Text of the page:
This was strange...
The directing and the acting are great here, Philip Seymour Hoffman's directorial debut about two shy an introverted persons falling in love is mostly subtle and carefully observed. But I found the underlying play by Robert Glaudini to be quite uneven and on more than one occasion completely out of line. It's a carefully crafted film, no doubt. Bu I wish Hoffman had chosen a better fundament for his first - and only - film as a director.
This was strange...
There is almost no story in the film - but great dialogue and music, wonderful singing, dancing, directing, set decorating...
And there is Fred Astaire and Judy Garland - a dynamite pairing which enlightens the screen for one and a half delightful hours. Astaire and Garland shine and make the other actors look pale. It's their (only) movie and they seem to have had a lot of fun together.
"Easter Parade" is a joy to watch - Fred, Judy and all the other contributors behind the camera transform it to something bigger, which reaches beyond its formulaic disposition.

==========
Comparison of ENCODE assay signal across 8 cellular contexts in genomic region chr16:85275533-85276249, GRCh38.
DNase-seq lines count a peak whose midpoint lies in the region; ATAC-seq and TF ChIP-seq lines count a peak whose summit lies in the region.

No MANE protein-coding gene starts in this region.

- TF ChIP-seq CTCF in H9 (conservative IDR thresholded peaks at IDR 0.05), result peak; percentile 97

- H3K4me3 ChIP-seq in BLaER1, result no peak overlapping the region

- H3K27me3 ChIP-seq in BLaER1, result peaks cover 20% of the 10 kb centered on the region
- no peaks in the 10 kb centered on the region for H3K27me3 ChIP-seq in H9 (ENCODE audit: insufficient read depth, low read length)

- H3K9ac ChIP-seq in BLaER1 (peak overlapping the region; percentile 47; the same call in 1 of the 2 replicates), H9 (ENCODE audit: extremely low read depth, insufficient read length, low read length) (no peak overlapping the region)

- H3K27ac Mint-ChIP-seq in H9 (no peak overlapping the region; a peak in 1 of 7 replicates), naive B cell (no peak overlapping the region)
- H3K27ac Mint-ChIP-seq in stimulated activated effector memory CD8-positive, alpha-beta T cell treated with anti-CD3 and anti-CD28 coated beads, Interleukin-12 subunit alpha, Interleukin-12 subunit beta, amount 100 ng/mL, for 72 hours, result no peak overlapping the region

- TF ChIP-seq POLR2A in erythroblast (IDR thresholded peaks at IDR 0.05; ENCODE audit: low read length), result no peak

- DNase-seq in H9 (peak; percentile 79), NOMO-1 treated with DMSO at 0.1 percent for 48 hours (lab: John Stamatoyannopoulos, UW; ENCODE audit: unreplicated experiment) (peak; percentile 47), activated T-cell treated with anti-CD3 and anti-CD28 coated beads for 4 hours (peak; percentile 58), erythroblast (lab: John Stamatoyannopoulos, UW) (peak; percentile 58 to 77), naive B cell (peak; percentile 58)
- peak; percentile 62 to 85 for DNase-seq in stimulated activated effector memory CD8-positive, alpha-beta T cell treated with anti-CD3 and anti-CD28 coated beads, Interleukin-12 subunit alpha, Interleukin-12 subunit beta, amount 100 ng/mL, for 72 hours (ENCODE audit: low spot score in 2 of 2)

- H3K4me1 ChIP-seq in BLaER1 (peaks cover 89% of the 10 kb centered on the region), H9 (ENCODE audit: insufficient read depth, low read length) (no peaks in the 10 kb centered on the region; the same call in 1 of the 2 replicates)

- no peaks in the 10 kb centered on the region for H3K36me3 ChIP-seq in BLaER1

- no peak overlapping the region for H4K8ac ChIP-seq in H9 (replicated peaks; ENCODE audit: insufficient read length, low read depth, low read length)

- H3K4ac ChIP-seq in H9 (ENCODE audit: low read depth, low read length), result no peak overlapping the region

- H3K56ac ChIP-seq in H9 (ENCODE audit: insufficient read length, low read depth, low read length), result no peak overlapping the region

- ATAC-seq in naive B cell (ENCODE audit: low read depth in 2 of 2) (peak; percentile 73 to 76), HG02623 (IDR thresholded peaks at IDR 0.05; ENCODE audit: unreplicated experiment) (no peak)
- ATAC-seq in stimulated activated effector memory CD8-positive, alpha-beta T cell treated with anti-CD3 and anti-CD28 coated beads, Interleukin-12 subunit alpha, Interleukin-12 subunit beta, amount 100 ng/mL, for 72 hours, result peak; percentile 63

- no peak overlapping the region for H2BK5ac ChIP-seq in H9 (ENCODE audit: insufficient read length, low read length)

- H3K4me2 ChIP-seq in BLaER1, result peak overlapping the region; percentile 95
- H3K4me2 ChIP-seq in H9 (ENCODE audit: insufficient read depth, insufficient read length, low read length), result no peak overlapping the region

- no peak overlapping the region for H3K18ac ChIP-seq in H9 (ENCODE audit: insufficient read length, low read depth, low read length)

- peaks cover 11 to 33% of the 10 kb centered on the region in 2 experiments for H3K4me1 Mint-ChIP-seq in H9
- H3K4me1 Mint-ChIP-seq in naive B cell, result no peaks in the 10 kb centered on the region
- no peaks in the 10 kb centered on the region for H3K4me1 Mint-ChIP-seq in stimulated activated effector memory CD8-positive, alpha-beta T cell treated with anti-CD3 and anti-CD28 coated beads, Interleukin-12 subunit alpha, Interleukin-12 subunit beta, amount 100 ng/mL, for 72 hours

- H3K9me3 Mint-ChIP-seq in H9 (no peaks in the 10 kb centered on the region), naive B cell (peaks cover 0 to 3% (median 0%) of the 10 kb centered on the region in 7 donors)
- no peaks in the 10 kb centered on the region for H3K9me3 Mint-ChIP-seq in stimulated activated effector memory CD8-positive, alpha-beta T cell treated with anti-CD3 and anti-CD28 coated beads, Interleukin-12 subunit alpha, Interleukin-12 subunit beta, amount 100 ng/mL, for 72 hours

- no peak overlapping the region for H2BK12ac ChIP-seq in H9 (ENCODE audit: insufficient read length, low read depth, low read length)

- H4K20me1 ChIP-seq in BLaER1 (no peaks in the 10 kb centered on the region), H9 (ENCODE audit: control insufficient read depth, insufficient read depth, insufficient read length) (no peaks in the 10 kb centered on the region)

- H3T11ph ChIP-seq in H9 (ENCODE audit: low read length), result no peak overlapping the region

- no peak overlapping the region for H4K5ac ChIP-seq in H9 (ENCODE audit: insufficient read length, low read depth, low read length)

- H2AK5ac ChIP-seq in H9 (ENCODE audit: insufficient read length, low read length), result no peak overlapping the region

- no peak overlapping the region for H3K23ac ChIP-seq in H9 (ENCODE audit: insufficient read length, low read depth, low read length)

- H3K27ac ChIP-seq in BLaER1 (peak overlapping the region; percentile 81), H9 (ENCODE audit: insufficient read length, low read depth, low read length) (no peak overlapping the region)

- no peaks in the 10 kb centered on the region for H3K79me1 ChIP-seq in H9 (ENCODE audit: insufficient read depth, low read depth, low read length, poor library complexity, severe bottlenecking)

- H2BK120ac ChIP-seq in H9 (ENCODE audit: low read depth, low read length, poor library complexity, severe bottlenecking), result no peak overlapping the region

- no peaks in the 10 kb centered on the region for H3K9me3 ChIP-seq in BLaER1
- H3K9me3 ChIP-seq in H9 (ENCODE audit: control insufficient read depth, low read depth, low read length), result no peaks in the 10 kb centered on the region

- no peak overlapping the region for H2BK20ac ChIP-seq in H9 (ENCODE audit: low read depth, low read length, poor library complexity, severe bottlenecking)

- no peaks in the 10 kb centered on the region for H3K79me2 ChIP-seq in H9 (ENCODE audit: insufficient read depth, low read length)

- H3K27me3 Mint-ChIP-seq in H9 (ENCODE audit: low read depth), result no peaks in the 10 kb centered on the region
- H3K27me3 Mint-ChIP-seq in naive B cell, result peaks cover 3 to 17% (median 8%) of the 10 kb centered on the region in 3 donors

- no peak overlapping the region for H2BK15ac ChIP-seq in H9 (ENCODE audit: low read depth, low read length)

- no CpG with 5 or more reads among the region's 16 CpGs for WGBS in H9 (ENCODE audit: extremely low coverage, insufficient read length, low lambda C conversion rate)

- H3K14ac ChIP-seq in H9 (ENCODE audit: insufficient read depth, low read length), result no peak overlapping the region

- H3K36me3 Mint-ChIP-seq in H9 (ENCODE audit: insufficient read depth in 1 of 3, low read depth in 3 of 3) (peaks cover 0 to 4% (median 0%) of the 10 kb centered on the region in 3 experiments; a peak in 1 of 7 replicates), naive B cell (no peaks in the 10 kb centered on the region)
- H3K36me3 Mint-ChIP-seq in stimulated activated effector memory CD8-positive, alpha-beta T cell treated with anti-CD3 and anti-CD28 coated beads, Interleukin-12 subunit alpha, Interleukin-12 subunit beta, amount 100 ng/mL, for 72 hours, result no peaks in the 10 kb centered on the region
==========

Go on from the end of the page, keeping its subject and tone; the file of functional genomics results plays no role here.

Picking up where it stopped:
My first Ozu!
"Ohayô" is set in a Japanese suburb. The box-like houses seem permeable, the borders between the apartments open. Various families live here with their children, this is where intrigues and misunderstandings arise, and love ties are formed.
In this film, Ozu looks lovingly and humorously at the life of the Japanese middle class and treats the viewer with a set of charming stories. "Ohayô" appears mosaic-like, the director's main focus is on communication, he reveals its forms…
"Stage Fright" is generally regarded as one of Hitchcocks lesser films. Such attribute always provoke me to see a film all the more. According to my experience it isn't always awarded justly.
Well, in this case it is. "Stage Fright", shot in England, is expertly staged and very well played but the screenplay (by Whitfield Cook) is a mess.
The Film starts with the typical "wrong man" motif: Jonathan Cooper (Richard Todd) was seen fleeing his lover's apartment shortly before…